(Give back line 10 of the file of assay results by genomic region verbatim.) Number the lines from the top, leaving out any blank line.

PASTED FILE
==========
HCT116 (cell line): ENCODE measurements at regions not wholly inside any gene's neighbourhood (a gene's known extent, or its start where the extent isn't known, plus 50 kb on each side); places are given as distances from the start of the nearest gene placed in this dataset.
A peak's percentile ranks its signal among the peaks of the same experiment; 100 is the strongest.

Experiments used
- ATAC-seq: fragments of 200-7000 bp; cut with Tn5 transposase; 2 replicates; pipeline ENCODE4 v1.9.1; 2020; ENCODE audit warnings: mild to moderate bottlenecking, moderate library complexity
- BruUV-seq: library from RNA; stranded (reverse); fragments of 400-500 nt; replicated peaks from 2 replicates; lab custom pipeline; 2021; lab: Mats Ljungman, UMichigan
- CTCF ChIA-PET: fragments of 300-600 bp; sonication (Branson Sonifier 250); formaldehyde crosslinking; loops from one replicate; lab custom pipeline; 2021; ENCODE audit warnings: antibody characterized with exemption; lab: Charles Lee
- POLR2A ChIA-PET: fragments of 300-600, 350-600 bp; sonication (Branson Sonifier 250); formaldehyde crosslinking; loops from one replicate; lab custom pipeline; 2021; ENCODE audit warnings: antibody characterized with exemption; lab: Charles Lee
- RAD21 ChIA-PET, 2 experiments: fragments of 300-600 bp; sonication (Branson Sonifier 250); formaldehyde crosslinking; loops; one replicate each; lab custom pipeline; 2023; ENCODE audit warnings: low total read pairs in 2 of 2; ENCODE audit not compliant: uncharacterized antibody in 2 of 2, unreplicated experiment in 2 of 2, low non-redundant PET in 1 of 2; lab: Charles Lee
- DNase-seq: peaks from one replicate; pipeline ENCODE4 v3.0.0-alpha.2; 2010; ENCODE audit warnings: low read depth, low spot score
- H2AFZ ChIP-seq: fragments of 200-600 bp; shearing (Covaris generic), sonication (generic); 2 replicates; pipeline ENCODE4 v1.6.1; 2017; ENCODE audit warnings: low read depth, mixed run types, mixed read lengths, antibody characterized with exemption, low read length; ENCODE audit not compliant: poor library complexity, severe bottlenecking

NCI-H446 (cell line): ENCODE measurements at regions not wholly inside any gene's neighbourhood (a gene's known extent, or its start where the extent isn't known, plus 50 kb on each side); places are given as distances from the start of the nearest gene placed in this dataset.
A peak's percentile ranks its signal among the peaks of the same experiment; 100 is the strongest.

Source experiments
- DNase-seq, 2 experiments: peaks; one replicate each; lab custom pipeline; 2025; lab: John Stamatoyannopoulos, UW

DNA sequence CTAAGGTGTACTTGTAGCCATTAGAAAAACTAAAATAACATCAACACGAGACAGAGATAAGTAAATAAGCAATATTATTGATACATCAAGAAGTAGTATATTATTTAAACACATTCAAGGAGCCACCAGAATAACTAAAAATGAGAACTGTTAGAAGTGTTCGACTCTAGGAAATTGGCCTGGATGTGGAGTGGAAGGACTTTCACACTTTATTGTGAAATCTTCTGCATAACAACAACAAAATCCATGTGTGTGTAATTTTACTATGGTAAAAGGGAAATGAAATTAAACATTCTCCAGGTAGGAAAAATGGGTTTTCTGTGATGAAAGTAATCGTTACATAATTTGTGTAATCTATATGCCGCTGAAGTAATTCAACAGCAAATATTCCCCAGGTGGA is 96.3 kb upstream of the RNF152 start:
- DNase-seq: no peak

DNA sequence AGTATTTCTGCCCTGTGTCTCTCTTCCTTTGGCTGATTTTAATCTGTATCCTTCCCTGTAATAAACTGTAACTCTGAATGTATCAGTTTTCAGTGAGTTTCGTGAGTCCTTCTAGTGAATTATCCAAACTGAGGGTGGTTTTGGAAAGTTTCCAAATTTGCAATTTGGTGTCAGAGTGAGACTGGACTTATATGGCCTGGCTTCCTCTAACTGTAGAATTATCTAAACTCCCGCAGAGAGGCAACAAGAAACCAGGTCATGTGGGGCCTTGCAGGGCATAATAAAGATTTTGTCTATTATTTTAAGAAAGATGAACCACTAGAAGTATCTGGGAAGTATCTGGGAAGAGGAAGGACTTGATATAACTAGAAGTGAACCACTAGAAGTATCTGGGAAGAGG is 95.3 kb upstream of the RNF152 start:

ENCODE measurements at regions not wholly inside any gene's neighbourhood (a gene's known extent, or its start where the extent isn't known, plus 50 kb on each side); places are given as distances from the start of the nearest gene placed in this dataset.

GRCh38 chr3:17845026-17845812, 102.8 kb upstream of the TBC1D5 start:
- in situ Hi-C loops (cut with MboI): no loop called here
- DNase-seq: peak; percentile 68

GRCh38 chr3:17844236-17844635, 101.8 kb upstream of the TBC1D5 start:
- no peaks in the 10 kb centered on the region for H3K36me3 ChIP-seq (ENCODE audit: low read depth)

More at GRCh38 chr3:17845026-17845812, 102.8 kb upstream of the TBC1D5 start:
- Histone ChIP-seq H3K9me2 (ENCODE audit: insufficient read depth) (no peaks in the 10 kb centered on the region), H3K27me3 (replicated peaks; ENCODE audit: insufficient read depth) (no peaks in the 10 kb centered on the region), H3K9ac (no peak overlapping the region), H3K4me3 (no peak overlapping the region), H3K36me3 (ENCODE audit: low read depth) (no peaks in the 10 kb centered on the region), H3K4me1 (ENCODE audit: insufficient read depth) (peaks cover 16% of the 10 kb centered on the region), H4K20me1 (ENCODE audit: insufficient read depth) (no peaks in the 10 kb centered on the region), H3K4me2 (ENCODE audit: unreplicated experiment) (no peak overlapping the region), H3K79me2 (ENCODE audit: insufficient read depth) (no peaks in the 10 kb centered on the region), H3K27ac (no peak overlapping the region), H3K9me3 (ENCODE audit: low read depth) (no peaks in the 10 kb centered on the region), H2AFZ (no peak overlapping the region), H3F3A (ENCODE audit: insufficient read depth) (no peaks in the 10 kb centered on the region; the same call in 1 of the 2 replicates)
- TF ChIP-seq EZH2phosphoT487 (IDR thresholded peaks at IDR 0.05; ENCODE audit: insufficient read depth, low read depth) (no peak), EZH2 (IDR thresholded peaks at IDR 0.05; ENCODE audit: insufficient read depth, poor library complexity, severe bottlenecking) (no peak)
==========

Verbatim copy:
- H2AFZ ChIP-seq: fragments of 200-600 bp; shearing (Covaris generic), sonication (generic); 2 replicates; pipeline ENCODE4 v1.6.1; 2017; ENCODE audit warnings: low read depth, mixed run types, mixed read lengths, antibody characterized with exemption, low read length; ENCODE audit not compliant: poor library complexity, severe bottlenecking